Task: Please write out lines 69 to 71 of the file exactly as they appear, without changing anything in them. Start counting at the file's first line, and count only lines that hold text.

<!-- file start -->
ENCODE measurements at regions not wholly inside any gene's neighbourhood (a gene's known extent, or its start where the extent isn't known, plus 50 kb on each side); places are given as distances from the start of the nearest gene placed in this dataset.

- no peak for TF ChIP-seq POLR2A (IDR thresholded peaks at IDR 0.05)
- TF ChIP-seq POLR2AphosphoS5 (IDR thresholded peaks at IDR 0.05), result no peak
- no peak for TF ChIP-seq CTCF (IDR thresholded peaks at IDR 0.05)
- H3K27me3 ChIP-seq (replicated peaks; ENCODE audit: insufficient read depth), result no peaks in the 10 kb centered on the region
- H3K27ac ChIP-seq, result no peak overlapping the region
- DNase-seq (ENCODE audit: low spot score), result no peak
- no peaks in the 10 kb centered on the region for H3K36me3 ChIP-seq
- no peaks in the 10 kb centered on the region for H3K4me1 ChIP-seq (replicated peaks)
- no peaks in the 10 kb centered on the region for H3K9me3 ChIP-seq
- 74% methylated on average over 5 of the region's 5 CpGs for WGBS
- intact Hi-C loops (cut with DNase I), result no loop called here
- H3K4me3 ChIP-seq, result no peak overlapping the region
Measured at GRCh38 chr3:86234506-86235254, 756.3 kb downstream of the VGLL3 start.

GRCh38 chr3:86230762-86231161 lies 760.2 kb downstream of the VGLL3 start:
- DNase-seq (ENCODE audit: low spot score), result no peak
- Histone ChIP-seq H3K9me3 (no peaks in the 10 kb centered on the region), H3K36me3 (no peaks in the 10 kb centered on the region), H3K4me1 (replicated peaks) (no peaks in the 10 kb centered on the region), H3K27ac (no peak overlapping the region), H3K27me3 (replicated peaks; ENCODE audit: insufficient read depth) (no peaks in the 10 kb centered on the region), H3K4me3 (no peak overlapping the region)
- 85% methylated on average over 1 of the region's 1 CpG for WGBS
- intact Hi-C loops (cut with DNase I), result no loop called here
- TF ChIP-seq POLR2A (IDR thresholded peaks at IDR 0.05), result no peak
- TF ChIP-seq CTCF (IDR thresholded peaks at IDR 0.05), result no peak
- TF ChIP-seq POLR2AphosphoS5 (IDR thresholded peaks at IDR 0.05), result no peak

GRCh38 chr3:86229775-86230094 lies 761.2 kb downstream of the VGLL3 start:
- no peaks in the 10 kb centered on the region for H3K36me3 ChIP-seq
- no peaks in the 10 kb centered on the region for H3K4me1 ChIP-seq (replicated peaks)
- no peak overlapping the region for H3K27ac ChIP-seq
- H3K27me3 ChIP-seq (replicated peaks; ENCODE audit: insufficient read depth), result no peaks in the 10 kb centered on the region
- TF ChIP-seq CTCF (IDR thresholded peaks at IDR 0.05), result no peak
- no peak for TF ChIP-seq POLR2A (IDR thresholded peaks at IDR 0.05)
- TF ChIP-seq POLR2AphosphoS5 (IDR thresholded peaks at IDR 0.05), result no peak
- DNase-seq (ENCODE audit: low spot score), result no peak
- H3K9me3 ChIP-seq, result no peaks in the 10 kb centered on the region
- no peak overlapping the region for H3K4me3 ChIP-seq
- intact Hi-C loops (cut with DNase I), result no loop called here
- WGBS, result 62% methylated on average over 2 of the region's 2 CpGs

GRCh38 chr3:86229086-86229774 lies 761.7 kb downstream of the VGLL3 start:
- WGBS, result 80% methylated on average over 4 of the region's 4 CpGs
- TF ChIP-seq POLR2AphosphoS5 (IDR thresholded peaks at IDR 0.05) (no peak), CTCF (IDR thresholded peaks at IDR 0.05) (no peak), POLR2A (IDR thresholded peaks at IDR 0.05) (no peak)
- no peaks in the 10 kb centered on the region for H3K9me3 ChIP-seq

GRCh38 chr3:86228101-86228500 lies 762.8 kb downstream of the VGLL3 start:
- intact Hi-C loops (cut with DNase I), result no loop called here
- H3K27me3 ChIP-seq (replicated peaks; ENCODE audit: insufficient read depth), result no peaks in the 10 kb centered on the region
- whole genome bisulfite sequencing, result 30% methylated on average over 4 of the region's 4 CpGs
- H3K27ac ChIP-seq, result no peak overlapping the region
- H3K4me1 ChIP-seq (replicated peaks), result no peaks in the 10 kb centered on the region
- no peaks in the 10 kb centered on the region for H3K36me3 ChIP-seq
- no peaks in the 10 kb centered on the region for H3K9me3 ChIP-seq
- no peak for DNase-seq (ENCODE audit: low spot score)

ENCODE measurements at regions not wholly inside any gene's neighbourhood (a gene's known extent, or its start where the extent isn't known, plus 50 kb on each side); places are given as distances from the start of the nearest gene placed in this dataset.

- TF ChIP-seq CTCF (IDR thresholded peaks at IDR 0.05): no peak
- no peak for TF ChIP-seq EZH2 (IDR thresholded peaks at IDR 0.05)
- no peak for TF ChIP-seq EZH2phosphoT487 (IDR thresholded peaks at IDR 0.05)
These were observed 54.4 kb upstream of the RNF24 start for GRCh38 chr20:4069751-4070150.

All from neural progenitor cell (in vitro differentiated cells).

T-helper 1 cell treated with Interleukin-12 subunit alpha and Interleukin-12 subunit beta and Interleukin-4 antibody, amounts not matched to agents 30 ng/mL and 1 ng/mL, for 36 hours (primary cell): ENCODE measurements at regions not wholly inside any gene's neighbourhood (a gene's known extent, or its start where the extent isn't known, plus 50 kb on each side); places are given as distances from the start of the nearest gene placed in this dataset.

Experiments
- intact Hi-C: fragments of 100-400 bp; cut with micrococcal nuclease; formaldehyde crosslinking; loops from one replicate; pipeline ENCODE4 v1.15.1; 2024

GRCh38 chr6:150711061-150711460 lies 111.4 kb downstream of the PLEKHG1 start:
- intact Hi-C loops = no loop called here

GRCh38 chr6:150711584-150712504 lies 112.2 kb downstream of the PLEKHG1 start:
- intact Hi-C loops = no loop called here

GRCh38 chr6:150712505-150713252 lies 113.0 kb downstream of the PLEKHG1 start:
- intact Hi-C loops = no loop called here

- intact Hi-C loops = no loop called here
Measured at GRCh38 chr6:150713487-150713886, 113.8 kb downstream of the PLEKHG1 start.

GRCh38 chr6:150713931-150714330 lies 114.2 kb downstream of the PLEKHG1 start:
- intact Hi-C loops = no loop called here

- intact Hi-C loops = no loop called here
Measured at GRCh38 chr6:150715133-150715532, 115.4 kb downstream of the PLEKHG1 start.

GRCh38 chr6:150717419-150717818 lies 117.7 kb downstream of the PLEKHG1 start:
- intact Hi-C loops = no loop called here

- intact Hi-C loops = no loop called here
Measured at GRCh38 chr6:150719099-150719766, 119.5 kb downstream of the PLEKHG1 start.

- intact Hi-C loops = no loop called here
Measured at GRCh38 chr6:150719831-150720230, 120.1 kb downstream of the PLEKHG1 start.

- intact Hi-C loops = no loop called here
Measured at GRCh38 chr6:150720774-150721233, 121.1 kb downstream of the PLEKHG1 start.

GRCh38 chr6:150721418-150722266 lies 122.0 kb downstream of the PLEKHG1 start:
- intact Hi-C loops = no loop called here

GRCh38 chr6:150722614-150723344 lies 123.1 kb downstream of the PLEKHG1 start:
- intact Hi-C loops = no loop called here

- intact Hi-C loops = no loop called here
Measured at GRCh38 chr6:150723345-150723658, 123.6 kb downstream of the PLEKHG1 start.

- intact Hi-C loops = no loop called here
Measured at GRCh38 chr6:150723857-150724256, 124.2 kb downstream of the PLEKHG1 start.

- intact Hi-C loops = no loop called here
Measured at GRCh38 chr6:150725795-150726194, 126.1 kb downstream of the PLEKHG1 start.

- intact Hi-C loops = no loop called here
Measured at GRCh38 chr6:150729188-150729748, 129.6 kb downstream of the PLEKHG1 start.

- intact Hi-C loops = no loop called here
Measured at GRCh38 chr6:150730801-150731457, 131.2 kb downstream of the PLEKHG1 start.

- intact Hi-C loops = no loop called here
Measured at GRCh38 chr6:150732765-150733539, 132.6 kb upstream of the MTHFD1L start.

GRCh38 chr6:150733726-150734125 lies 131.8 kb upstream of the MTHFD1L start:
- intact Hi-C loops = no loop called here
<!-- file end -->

Measured at GRCh38 chr6:150715133-150715532, 115.4 kb downstream of the PLEKHG1 start.

GRCh38 chr6:150717419-150717818 lies 117.7 kb downstream of the PLEKHG1 start:
- intact Hi-C loops = no loop called here